Agatha Christie goes to war / edited by Rebecca Mills and J.C. Bernthal.  (Text) (Text)

Mills, Rebecca, 1982- | Bernthal, J. C, 1989-
Call no.: PR6005.H66 Z557 2020Series: Routledge interdisciplinary perspectives on literature: 107.Publication: New York : Routledge, Taylor & Francis Group, 2020Description: viii, 173 pISBN: 9780367208523 (hbk.); 0367208520Subject(s): Christie, Agatha, 1890-1976 -- Criticism and interpretationWar in literatureDetective and mystery stories, English -- 20th century -- History and criticismLOC classification: PR6005.H66 | Z557 2020
Contents:Introduction / by J.C. Bernthal, Rebecca Mills -- Mapping war, planning peace : Miss Marple and the Evolving Village Space, 1930–1962 / by Sarah Martin, Sally West -- Christie’s wartime hero : peacetime killer / by Paula Bowles -- Writing through war : narrative structure and authority in Christie’s Second World War novels / by Brittain Bright -- Taking on Hitler : Agatha Christie’s wartime thrillers / by Merja Makinen -- “When she eats she will die” : informal meals and social change in sad cypress and “and then there were none” / by J.C. Bernthal“A worrying, nerve-wracked world” : Agatha Christie’s emergence as a playwright during and after the Second World War / by Julius Green -- “There are things one doesn’t forget” : the Second World War in “Three blind mice” and the mousetrap / by Federica Crescentini -- Displaced persons : a murder is announced and the condition of postwar England / by Christopher Yiannitsaros -- Detecting the blitz : memory and Trauma in Christie’s postwar writings / by Rebecca Mills -- “The thrill when it suddenly went pitch black!” : blackout cultures in a murder is announced and the mousetrap / by Roger Dalrymple.
Summary: Agatha Christie has never been substantially considered as a war writer, even though war is a constant presence in her writing. This interdisciplinary collection of essays considers the effects of these conflicts on the social and psychological textures of Christie's detective fiction and other writings, demonstrating not only Christie's textual navigation of her contemporary surroundings and politics, but also the value of her voice as a popular fiction writer reflecting popular concerns. Agatha Christie Goes to War introduces the Queen of Crime' as an essential voice in the discussion of war, warfare, and twentieth century literature.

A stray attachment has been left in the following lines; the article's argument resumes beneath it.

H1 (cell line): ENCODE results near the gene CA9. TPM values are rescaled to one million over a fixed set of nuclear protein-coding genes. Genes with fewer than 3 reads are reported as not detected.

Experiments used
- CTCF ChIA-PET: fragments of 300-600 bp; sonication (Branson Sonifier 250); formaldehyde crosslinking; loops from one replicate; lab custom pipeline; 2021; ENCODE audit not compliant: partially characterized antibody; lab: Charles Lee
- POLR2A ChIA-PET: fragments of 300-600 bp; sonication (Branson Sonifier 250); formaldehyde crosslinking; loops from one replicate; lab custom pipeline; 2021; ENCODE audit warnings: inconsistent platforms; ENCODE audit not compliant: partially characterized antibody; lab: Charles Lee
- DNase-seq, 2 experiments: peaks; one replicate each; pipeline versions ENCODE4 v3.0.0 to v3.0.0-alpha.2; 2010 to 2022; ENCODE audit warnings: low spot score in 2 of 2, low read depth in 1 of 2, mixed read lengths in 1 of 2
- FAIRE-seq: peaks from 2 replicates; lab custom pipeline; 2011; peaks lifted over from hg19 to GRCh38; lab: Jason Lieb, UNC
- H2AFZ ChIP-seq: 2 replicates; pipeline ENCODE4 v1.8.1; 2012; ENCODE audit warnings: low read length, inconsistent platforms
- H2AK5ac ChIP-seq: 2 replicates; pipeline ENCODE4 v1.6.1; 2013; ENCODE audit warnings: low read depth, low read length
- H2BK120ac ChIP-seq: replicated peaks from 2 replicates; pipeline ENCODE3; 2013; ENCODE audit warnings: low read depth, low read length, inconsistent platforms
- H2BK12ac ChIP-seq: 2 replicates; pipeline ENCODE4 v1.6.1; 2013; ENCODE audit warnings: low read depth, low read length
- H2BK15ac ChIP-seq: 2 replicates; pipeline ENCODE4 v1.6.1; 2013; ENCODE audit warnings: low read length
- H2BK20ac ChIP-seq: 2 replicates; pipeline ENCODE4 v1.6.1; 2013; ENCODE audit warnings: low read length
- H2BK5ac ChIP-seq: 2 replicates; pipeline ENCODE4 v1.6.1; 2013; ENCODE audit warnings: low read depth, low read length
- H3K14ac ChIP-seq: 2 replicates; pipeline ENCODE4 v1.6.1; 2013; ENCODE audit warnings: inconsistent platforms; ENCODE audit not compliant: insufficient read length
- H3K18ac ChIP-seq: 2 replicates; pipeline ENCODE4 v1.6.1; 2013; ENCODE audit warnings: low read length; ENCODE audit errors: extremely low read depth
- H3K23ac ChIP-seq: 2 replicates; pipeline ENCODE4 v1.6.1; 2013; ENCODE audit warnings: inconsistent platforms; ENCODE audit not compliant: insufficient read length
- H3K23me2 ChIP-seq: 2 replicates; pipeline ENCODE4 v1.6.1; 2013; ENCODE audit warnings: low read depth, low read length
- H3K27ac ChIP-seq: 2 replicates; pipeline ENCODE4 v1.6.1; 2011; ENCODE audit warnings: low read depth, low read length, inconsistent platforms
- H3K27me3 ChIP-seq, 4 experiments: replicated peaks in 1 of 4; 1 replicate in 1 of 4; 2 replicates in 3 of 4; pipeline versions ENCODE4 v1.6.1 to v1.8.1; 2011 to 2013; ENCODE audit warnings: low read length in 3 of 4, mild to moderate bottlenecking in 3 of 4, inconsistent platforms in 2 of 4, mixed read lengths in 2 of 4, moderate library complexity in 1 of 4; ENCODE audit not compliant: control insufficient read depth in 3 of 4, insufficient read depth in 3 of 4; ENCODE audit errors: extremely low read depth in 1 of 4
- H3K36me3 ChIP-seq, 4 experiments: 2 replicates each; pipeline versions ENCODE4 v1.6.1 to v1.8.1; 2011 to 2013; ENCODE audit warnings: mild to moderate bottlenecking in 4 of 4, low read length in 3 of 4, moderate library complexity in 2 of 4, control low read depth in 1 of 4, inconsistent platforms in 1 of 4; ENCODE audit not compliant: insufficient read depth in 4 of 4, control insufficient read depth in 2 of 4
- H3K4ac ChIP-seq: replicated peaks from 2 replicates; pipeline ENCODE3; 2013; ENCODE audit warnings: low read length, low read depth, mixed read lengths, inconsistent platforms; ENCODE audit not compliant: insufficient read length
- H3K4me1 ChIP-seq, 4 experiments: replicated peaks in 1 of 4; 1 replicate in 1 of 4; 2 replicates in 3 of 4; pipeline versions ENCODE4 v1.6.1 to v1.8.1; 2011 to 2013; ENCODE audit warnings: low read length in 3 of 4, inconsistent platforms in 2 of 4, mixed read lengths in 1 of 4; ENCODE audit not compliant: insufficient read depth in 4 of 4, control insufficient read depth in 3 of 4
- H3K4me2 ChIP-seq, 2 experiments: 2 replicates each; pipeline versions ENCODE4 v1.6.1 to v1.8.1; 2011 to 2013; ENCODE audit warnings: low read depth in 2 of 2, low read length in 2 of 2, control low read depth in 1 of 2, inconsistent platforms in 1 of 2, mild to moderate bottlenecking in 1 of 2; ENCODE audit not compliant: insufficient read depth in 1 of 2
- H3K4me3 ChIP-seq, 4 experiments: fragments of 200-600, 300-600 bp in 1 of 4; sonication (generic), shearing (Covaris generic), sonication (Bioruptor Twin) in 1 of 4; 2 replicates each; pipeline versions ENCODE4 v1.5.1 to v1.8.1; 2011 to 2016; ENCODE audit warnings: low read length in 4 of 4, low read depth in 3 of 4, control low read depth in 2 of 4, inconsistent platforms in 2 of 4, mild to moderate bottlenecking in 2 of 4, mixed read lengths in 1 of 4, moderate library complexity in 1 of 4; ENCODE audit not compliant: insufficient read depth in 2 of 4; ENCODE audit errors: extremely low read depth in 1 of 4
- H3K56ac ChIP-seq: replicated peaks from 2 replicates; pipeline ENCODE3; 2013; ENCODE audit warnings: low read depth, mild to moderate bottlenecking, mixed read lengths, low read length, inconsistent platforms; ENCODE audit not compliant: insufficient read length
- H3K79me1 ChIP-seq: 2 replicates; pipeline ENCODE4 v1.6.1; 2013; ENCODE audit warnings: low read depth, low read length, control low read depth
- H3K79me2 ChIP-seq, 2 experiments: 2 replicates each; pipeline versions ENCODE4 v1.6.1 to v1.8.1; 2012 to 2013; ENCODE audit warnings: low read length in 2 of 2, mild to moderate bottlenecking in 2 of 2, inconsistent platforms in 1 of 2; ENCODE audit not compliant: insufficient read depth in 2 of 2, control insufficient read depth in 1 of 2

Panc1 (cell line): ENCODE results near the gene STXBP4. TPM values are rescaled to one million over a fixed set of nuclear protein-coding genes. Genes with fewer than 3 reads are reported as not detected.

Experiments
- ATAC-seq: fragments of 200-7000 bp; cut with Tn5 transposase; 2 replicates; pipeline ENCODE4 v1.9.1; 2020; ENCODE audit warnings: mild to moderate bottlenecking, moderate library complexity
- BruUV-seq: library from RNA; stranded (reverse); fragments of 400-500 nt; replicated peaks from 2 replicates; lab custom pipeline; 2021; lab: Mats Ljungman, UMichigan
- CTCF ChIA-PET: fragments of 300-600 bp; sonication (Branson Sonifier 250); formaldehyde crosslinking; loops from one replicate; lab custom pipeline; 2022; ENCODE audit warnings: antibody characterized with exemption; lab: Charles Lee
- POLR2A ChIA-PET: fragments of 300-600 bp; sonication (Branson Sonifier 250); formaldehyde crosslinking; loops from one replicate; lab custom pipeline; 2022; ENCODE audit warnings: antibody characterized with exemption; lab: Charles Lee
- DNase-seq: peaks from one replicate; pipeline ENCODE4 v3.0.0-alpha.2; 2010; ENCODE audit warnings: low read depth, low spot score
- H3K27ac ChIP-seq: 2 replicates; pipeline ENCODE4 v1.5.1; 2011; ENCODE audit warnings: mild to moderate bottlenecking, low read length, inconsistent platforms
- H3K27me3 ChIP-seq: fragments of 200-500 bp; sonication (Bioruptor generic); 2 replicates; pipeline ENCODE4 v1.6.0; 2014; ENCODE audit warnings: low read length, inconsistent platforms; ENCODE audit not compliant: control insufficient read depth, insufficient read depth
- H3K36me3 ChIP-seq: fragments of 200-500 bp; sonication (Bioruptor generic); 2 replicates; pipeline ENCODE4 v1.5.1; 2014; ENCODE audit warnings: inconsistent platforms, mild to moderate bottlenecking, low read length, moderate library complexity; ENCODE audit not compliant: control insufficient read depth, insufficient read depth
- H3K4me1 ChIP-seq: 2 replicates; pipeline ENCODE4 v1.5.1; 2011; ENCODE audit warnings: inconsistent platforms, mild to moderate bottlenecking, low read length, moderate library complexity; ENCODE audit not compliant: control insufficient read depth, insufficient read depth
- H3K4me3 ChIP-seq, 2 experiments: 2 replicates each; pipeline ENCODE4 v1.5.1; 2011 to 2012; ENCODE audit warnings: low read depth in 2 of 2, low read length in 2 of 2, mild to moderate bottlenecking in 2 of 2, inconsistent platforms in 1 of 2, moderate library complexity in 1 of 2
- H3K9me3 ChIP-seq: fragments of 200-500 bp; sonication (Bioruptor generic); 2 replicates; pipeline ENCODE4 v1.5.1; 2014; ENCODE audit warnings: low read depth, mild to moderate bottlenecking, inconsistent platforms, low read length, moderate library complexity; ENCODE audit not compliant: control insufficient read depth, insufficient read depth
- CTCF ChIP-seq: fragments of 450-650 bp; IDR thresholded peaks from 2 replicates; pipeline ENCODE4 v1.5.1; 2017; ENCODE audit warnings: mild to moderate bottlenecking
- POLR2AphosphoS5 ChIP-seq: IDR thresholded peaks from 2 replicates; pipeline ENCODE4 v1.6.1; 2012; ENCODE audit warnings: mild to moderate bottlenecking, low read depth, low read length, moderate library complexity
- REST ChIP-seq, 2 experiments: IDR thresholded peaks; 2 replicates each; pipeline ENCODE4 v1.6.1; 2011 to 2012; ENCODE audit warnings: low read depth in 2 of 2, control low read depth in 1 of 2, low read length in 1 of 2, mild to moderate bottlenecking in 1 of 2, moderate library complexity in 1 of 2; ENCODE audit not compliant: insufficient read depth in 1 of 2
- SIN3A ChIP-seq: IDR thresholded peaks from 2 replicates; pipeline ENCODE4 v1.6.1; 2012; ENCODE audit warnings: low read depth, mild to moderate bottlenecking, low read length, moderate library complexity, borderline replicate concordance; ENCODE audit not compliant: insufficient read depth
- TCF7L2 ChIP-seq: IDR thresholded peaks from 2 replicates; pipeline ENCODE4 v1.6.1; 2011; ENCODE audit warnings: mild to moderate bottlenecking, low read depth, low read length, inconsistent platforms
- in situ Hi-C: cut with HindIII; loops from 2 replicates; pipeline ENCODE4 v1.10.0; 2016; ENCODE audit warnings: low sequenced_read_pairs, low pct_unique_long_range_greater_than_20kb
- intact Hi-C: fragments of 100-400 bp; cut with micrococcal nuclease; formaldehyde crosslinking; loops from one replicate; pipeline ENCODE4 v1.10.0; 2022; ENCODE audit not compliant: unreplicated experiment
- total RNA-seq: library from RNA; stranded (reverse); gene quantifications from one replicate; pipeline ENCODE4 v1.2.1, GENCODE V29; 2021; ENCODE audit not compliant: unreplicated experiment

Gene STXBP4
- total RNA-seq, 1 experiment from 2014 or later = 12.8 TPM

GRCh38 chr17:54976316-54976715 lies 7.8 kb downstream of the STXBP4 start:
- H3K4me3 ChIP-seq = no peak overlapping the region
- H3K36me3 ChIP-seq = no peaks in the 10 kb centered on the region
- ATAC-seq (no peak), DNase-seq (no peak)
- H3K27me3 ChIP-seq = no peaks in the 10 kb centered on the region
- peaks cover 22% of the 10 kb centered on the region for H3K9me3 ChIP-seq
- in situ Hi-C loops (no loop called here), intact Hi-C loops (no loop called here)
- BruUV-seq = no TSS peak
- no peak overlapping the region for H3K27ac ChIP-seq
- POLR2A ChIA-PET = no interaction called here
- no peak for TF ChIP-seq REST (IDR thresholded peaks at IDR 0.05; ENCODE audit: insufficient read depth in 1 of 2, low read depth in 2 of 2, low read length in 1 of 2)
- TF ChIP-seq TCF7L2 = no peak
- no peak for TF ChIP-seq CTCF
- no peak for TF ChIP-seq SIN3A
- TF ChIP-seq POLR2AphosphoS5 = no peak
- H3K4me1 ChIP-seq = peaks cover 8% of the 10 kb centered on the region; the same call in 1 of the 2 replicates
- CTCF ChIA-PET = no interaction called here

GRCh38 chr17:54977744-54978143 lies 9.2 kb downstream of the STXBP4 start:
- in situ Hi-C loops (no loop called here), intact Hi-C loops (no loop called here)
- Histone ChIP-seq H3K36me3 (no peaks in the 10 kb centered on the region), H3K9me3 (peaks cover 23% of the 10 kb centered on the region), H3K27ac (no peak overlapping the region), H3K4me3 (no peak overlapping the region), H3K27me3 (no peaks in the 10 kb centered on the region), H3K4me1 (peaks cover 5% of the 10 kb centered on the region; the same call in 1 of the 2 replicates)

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Includes bibliographical references and index.

Introduction / by J.C. Bernthal, Rebecca Mills -- Mapping war, planning peace : Miss Marple and the Evolving Village Space, 1930–1962 / by Sarah Martin, Sally West -- Christie’s wartime hero : peacetime killer / by Paula Bowles -- Writing through war : narrative structure and authority in Christie’s Second World War novels / by Brittain Bright -- Taking on Hitler : Agatha Christie’s wartime thrillers / by Merja Makinen -- “When she eats she will die” : informal meals and social change in sad cypress and “and then there were none” / by J.C. Bernthal

“A worrying, nerve-wracked world” : Agatha Christie’s emergence as a playwright during and after the Second World War / by Julius Green -- “There are things one doesn’t forget” : the Second World War in “Three blind mice” and the mousetrap / by Federica Crescentini -- Displaced persons : a murder is announced and the condition of postwar England / by Christopher Yiannitsaros -- Detecting the blitz : memory and Trauma in Christie’s postwar writings / by Rebecca Mills -- “The thrill when it suddenly went pitch black!” : blackout cultures in a murder is announced and the mousetrap / by Roger Dalrymple.

Agatha Christie has never been substantially considered as a war writer, even though war is a constant presence in her writing. This interdisciplinary collection of essays considers the effects of these conflicts on the social and psychological textures of Christie's detective fiction and other writings, demonstrating not only Christie's textual navigation of her contemporary surroundings and politics, but also the value of her voice as a popular fiction writer reflecting popular concerns. Agatha Christie Goes to War introduces the Queen of Crime' as an essential voice in the discussion of war, warfare, and twentieth century literature.

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